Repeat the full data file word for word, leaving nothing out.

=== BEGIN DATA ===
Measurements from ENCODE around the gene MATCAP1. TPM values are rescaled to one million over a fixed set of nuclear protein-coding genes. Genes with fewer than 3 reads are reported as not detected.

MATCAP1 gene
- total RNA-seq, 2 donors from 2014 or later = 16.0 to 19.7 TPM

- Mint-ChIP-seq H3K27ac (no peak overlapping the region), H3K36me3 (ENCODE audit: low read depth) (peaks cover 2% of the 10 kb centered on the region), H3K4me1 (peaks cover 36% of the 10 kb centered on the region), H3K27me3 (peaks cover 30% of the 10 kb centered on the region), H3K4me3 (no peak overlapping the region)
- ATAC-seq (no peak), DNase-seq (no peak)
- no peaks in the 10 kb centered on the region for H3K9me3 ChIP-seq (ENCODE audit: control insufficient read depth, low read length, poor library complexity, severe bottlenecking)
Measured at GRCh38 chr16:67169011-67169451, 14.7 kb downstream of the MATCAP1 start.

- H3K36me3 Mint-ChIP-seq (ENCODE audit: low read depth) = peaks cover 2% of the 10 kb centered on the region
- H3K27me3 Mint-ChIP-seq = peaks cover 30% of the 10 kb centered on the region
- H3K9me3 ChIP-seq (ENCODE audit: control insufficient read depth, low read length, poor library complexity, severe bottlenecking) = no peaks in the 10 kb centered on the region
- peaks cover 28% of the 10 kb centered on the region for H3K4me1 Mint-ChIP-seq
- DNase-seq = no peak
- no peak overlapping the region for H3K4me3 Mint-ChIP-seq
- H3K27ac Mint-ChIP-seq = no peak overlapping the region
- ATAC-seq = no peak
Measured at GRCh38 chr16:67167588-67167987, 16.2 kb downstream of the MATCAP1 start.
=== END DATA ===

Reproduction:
Measurements from ENCODE around the gene MATCAP1. TPM values are rescaled to one million over a fixed set of nuclear protein-coding genes. Genes with fewer than 3 reads are reported as not detected.

MATCAP1 gene
- total RNA-seq, 2 donors from 2014 or later = 16.0 to 19.7 TPM

- Mint-ChIP-seq H3K27ac (no peak overlapping the region), H3K36me3 (ENCODE audit: low read depth) (peaks cover 2% of the 10 kb centered on the region), H3K4me1 (peaks cover 36% of the 10 kb centered on the region), H3K27me3 (peaks cover 30% of the 10 kb centered on the region), H3K4me3 (no peak overlapping the region)
- ATAC-seq (no peak), DNase-seq (no peak)
- no peaks in the 10 kb centered on the region for H3K9me3 ChIP-seq (ENCODE audit: control insufficient read depth, low read length, poor library complexity, severe bottlenecking)
Measured at GRCh38 chr16:67169011-67169451, 14.7 kb downstream of the MATCAP1 start.

- H3K36me3 Mint-ChIP-seq (ENCODE audit: low read depth) = peaks cover 2% of the 10 kb centered on the region
- H3K27me3 Mint-ChIP-seq = peaks cover 30% of the 10 kb centered on the region
- H3K9me3 ChIP-seq (ENCODE audit: control insufficient read depth, low read length, poor library complexity, severe bottlenecking) = no peaks in the 10 kb centered on the region
- peaks cover 28% of the 10 kb centered on the region for H3K4me1 Mint-ChIP-seq
- DNase-seq = no peak
- no peak overlapping the region for H3K4me3 Mint-ChIP-seq
- H3K27ac Mint-ChIP-seq = no peak overlapping the region
- ATAC-seq = no peak
Measured at GRCh38 chr16:67167588-67167987, 16.2 kb downstream of the MATCAP1 start.